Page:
It is not immediately apparent that the Benin exhibition considered the above issues. Instead it chose to focus tightly on an ideal of Edo-Benin ethnicity centered on the court of the Oba (kings). This might be because the exhibition uses artworks looted from Benin in the 1897 invasion of the kingdom by British soldiers. To shrink down the boundaries of an empire composed of multiethnic identities into this singular ideal of Benin ethnicity does incalculable injury to the history of Benin. It also produced the kind of problematic analysis that looks at modern Benin sculpture (for instance) solely in relation to ethnic Edo-Benin artists of the 20th Century without considering the impact of an artist like Ben Enwonwu, of the Onitsha-Ezechime, whose reinterpretation of classical Benin sculpture inaugurated a modernist reading of Benin art from 1950 onwards. Surely the use of various forms of Ozo title staffs (called Osisi and usually sourced from Benin artists) among the Ezechime classifies as parts of the wider Edo kingdom’s aesthetics. However, you don’t get this kind of nuance in scholarship that promotes an ethnic agenda in interpretations of indigenous African cultures.


As for the artworks shown in the Quai Branly exhibition, their history is by now very famous. In February 1897, an elite British force of about 1200 men (supported by several hundred African auxiliary troops and thousands of African porters) besieged Benin City, capital of the Edo Kingdom of Benin, whose ruler, the Oba Ovonramwen sat on a throne that was a thousand years old. The British Punitive Expedition used Maxim machine guns to mow down most of the Oba’s 130,000 soldiers and secure control of the capital city. They set fire to the city and looted the palace of 500 years worth of bronze objects that constituted the royal archive of Benin’s history, an irreplaceable national treasure. The king and his principal chiefs fled into the countryside, pursued by British forces who lay waste to the countryside as a strategy to force the people of Benin to give up their fugitive king. According to Richard Gott, for a further six months, a small British force harried the countryside in search of the Oba and his chiefs who had fled. Cattle was seized and villages destroyed. Not until August was the Oba cornered and brought back to his ruined city. An immense throng was assembled to witness the ritual humiliation that the British imposed on their subject peoples. The Oba was required to kneel down in front of the British military "resident" the town and to literally bite the dust. Supported by two chiefs, the king made obeisance three times, rubbing his forehead on the ground three times. He was told that he had been deposed. Oba Ovonramwen finally surrendered to stem the slaughter of his people. Many of his soldiers considered his surrender an unbearable catastrophe and committed suicide rather than see the king humiliated. A significant number, led by some chiefs, maintained guerilla warfare against the British for almost two years until their leaders were captured and executed.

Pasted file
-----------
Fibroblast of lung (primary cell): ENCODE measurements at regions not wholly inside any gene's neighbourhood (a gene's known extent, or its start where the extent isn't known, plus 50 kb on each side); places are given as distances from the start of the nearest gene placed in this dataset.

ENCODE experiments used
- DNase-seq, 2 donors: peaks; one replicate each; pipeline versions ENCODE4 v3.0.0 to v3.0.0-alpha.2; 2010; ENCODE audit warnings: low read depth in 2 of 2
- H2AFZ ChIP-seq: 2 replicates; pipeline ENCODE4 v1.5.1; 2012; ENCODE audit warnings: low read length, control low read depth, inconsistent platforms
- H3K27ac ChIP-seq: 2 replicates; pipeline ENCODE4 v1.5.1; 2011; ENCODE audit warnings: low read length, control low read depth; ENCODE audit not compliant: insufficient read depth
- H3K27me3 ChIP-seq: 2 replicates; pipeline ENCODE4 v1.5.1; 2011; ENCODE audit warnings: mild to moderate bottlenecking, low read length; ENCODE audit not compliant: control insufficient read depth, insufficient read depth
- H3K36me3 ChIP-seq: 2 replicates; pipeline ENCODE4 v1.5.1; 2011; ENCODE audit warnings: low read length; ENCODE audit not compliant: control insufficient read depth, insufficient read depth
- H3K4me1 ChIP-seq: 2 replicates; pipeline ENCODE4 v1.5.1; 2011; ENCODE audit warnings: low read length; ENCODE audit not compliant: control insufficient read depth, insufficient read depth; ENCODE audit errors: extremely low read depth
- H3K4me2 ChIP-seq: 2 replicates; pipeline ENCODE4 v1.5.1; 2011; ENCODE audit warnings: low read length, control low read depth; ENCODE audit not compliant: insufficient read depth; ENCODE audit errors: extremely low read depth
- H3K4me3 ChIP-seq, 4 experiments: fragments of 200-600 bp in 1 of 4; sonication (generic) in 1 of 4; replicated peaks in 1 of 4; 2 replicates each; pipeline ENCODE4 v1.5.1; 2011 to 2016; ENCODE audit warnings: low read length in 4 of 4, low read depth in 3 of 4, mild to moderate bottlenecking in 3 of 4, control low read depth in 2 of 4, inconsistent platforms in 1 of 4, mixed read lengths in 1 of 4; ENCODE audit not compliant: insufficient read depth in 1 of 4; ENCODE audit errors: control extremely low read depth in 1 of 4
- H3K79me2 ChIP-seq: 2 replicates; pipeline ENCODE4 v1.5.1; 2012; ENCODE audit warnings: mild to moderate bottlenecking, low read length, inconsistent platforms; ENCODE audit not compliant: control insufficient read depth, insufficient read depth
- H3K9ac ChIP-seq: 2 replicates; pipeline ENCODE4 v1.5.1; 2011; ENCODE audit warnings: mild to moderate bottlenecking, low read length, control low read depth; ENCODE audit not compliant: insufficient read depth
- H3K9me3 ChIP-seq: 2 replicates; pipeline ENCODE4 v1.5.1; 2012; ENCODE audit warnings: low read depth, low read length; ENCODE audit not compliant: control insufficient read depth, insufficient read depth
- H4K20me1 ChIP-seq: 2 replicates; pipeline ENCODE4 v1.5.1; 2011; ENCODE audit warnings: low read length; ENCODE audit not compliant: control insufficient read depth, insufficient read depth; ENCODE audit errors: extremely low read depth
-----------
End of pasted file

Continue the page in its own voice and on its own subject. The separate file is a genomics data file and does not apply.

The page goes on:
The remaining arms of the resistance thereafter gave up their arms and merged back into the general population.
I need to do a systematic analysis of the Quai Branly’s Benin exhibition, not as an academic evaluation but as a way of examining how the tangled skeins of Benin history impacted my own life as an individual. In that regard, bear in mind the above brief account of Oba Ovonramwen’s ouster. My grandfather—James Anyasibuokwuenu Ogbechie, son of Ugbaja, grandson of Iyeyi the Dreaded, herself a daughter of an Edo-Benin father—was in the Benin of Oba Ovonramwen when the British invaded Benin in 1897. Families lost parents, wives and children in the invasion and until his death in 1986, when I asked him about what happened in Benin on that day, he said “Uwa Kpu Epku” (the world turned upside down). The order of things was surely inverted when a God-King is defeated in battle, his palace burnt and looted, over one hundred thousand of his people killed, he is forced to kiss the ground in submission before British troops and have the local British resident place his foot on the royal head before being sent into exile. The king’s ouster disrupted the entire region of Edo control and its local economy collapsed. My grandfather lost everything. However he worked hard, married another wife and was just getting back on his feet when simultaneous tragedies struck. The British colonial government amalgamated their protectorates to create Nigeria in 1914.